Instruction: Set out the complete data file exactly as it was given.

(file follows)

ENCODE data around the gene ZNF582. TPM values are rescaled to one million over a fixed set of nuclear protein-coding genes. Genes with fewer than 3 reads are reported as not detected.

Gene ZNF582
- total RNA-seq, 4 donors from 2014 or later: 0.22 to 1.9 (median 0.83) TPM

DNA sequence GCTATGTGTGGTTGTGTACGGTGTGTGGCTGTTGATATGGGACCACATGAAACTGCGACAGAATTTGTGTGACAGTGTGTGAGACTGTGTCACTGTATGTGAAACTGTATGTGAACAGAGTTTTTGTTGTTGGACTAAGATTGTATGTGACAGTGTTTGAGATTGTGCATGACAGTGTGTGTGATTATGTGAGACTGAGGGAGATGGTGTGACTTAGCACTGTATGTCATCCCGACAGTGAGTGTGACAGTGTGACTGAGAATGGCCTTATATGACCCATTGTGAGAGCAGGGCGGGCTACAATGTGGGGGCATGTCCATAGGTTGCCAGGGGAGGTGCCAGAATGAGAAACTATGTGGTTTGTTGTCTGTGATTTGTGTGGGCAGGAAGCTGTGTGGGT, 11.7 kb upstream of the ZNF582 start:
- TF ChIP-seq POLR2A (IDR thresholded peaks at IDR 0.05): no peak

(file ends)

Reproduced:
ENCODE data around the gene ZNF582. TPM values are rescaled to one million over a fixed set of nuclear protein-coding genes. Genes with fewer than 3 reads are reported as not detected.

Gene ZNF582
- total RNA-seq, 4 donors from 2014 or later: 0.22 to 1.9 (median 0.83) TPM

DNA sequence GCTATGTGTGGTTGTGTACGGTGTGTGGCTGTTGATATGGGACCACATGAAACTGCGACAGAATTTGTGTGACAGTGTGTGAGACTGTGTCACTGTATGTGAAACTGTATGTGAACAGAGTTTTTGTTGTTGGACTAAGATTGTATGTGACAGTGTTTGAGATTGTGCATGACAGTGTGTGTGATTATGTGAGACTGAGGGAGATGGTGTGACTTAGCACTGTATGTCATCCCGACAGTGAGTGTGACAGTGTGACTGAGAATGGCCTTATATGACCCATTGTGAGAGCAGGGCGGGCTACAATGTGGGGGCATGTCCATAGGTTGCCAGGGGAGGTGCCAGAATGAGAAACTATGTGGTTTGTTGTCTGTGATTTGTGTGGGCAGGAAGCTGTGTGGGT, 11.7 kb upstream of the ZNF582 start:
- TF ChIP-seq POLR2A (IDR thresholded peaks at IDR 0.05): no peak